Having played with DiCOM segmentation for a bit, I ended up going down the CAD route (computer aided design; think car parts, architecture and circuit boards). With no former training or experience. Straight up blank sheet of paper. And what better way to learn than to dive in deep and pick out a complex organic shape like the pulmonary tree. Good choice.
3D printed cric and intraosseus part task trainers for the in-situ sim training at the 2018 WRC Rally Australia
Critical care for massive hemoptysis is challenging (see EMCrit Episode and the IBCC Chapter) and not commonly encountered. So like the emergency surgical airway (“cric”), it's a procedure that needs to be trained for, preferably not while resuscitating an actively hemorrhaging patient. There are plenty of workshops and part task trainers for the ESA, so why not massive hemoptysis? And I figured it would pair up well with Jim's SALAD Sim teaching.
So I sat down to design a bronchial tree that could be used to train practitioners the essentials of driving a bronchoscope, something we do fairly commonly in our ICU and it helps that one of my intensivist colleagues was an interventional respiratory physician in a previous career. I figured that it would be fairly straightforward to then hook up an infusion set at the base of one of the pulmonary branches for a massive hemoptysis or pulmonary edema simulator.
That was eighteen months ago. Simple, huh?
Countless hours learning how to use Fusion360 (a fantastic CAD program made by Autodesk that comes with a host of helpful YouTube videos), MeshMixer (a free 3D model editing program also from Autodesk) and the basics of how 3D printers work, resulted in several versions of what is the current model of the Endobronchial Trainer. The handy thing about going down the CAD pathway is that I now have a completely clean, original model (No IP or copyright issues) that I can tinker with to set up a variety of anatomical challenges, from endoluminal tumours to airway diverticulae and aberrant bronchial origins.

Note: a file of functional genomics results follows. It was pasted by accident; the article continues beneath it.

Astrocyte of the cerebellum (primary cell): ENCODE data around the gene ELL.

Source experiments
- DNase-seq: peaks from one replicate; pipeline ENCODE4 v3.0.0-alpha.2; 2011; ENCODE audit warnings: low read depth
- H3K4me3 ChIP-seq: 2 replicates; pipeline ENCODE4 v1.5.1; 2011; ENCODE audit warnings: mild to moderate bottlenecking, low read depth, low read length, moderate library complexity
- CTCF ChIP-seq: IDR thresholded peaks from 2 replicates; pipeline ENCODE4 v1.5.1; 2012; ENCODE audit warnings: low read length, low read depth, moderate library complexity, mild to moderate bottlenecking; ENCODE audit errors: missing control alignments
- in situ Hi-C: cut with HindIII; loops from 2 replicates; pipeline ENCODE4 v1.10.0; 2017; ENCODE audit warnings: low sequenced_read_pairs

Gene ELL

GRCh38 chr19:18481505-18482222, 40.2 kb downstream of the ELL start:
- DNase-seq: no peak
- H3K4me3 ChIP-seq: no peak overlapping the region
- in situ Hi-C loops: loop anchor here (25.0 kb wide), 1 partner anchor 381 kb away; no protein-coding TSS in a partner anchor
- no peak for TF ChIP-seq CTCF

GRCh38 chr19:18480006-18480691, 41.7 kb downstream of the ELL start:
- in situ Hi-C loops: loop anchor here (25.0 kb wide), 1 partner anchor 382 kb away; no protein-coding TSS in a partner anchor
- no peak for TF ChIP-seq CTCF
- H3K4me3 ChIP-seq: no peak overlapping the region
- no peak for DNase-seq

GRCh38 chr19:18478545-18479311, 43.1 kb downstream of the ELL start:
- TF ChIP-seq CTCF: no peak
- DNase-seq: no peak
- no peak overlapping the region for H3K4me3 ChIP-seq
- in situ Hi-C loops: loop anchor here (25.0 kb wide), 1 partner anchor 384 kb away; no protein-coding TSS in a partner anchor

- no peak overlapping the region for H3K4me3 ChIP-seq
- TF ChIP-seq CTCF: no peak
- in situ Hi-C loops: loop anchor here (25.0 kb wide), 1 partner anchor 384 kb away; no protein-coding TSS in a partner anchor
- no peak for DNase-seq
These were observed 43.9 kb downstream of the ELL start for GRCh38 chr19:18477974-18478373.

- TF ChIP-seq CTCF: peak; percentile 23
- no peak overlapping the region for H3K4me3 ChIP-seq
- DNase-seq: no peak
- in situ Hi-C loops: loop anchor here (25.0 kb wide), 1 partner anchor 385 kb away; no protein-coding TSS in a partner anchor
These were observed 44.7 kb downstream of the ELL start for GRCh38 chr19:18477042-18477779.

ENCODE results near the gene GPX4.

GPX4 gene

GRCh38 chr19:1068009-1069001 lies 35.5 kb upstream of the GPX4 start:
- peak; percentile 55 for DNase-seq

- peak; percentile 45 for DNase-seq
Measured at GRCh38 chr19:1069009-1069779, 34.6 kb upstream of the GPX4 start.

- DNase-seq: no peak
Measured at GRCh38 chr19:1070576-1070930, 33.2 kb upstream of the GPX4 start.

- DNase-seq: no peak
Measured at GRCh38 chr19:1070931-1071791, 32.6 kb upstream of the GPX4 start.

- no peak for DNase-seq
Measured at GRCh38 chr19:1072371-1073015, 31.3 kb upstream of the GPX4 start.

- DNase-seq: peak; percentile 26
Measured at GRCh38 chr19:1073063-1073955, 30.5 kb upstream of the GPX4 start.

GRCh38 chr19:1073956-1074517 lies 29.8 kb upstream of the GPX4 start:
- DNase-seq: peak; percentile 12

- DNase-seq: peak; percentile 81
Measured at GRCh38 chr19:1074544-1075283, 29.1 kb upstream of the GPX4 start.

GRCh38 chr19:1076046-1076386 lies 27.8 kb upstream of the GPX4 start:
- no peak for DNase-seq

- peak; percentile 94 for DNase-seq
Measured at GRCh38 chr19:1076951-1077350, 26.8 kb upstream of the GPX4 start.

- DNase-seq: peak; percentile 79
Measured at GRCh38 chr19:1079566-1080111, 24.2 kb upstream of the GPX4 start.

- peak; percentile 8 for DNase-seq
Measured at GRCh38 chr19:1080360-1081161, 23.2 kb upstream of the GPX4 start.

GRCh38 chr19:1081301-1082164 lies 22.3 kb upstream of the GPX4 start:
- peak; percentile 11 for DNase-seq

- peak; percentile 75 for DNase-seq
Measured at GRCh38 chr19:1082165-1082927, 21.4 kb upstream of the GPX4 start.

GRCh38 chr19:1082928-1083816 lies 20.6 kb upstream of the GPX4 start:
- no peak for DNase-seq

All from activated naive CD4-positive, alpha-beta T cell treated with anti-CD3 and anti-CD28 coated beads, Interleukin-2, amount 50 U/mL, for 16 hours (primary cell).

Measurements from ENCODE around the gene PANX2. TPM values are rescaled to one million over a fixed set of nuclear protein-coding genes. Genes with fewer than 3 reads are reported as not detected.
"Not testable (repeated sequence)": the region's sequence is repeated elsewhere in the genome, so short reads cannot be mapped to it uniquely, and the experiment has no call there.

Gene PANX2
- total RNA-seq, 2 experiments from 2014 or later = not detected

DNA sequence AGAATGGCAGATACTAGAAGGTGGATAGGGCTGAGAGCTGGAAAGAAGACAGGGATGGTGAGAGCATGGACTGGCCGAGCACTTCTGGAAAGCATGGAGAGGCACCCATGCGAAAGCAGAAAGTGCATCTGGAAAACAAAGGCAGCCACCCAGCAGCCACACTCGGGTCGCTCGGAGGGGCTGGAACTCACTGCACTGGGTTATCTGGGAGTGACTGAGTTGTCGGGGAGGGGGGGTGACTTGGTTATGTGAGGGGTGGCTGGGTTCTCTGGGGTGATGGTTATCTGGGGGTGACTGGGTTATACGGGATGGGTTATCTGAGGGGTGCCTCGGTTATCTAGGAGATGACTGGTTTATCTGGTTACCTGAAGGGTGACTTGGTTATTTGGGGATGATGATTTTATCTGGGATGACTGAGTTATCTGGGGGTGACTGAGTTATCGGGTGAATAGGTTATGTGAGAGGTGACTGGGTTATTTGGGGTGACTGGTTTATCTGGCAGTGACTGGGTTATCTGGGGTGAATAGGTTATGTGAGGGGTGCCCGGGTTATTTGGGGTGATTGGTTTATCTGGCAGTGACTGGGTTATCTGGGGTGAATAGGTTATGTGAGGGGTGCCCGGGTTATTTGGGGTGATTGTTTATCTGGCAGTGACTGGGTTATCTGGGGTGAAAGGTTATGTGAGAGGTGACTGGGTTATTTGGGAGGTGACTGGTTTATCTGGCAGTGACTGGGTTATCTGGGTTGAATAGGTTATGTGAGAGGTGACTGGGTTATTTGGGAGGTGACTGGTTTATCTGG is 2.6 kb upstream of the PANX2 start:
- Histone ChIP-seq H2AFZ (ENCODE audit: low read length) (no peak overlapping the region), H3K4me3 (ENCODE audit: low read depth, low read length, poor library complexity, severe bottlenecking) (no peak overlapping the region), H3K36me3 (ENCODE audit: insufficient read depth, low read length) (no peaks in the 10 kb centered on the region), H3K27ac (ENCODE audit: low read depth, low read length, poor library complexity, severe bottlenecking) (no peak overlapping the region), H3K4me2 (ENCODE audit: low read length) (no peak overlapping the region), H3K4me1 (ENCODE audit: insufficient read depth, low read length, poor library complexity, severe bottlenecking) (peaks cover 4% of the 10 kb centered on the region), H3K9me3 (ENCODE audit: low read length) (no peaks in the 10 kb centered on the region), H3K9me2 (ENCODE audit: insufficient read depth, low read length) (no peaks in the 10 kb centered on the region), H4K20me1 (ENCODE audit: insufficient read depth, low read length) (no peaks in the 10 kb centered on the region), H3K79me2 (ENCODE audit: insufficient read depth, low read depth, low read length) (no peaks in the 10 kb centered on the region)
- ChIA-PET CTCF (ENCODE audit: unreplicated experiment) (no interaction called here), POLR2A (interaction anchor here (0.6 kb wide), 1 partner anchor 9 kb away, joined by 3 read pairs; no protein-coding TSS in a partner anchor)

The ENDOBRONCHIAL Trainer
The Endobronchial Trainer can be downloaded here under Creative Commons licensing.
I've ‘scoped it with a size 4 Ambu A-scope (6.2mm external diameter), so anything of a smaller caliber would be no problem. Stick it inside a shoe box, grab your bronch' and get practicing.
If you want to explore a bit more of 3D printing and how it is being used, hop over to Gutenberg's Grandchild on LITFL where a couple of us are slowly building an archive of resources.
References and resources
- JellyBean 051 with Jim DuCanto (LITFL) – https://litfl.com/jellybean-051-with-jim-ducanto/.
- In Situ Simulation (LITFL) – https://litfl.com/in-situ-simulation/.
- Stop complaining, start making (SMACC) – https://smacc.net.au/2016/10/stop-complaining-start-making-3d-print-your-own-sim-stuff/
- The Airway App Collaboration – http://www.airwaycollaboration.org/
- Benefits of 3D Printed Models in Vascular Surgery (3DPrint.com) – https://3dprint.com/245697/interview-with-jasamine-coles-black-benefits-of-3d-printed-models-in-vascular-surgery/
- Andy's cric trainer and neck model – https://www.thingiverse.com/thing:2530474
- Printable 3D model archive list from All3DP.com – https://all3dp.com/1/free-stl-files-3d-printer-models-3d-print-files-stl-download/
- EMCrit Podcast 199 – Management of Massive Hemoptysis with Oren Friedman – https://emcrit.org/emcrit/massive-hemoptysis/
- Severe hemoptysis (IBCC) – https://emcrit.org/ibcc/hemoptysis/
- Jim's SALAD Sim teaching (EM Crit) – https://emcrit.org/emcrit/having-a-vomit-salad-with-ducanto/
- Fusion360 CAD software – https://www.autodesk.com/products/fusion-360/overview#banner
- MeshMixer – http://www.meshmixer.com/
- Gutenberg's Grandchild on LITFL – https://litfl.com/gutenbergs-grandchild/
Matthew Mac Partlin
- Critical care physician (ICU, ED)
- ICN, LITFL, Rollcage Medic, Jellybean Podcast, Thingiverse
- LinkedIn if you really want the full dose: https://au.linkedin.com/in/matthewmacpartlin